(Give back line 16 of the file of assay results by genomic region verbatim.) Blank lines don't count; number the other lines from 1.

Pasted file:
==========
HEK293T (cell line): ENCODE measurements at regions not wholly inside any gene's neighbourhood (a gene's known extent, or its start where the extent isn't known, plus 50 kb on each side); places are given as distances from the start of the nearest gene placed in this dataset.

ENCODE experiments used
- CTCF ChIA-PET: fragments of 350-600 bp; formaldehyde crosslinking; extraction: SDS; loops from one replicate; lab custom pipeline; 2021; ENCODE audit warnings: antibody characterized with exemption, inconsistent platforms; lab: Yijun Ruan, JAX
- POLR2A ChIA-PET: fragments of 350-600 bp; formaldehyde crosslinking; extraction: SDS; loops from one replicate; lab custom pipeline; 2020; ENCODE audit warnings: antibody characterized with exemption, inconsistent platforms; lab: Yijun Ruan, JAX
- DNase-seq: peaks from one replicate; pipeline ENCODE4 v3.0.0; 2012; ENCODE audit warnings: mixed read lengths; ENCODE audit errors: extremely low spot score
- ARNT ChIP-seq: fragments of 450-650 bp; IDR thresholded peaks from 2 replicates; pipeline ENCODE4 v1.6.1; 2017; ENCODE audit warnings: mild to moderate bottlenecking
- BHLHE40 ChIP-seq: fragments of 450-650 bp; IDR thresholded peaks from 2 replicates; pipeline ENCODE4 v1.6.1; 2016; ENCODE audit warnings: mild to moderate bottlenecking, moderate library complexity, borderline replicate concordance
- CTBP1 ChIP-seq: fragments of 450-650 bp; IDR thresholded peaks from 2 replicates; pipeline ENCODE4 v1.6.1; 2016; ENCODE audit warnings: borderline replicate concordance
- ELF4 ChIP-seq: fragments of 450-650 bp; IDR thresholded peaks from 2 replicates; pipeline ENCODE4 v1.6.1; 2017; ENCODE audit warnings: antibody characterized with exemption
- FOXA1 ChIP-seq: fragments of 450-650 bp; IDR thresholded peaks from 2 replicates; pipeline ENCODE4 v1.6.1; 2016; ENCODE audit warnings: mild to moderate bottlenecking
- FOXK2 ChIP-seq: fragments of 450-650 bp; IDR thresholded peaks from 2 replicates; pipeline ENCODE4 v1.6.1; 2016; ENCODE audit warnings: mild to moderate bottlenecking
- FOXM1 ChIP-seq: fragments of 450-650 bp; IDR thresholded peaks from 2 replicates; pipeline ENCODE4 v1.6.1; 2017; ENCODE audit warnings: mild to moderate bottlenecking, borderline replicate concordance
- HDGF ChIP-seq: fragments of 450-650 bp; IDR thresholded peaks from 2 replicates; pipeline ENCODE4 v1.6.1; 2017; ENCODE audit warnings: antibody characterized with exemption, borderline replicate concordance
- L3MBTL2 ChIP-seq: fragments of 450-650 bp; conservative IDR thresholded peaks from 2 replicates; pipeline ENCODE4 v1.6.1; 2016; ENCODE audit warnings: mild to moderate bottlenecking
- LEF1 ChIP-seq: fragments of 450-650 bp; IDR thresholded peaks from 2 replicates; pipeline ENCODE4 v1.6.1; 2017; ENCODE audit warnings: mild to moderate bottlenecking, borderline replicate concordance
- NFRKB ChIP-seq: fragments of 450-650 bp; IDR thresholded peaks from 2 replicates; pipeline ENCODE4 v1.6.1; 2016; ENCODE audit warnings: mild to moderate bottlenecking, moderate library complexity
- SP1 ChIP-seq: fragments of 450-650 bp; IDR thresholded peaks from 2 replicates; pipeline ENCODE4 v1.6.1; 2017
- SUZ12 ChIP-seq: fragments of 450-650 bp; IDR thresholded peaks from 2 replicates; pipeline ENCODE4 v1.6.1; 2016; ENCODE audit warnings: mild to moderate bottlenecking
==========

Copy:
- NFRKB ChIP-seq: fragments of 450-650 bp; IDR thresholded peaks from 2 replicates; pipeline ENCODE4 v1.6.1; 2016; ENCODE audit warnings: mild to moderate bottlenecking, moderate library complexity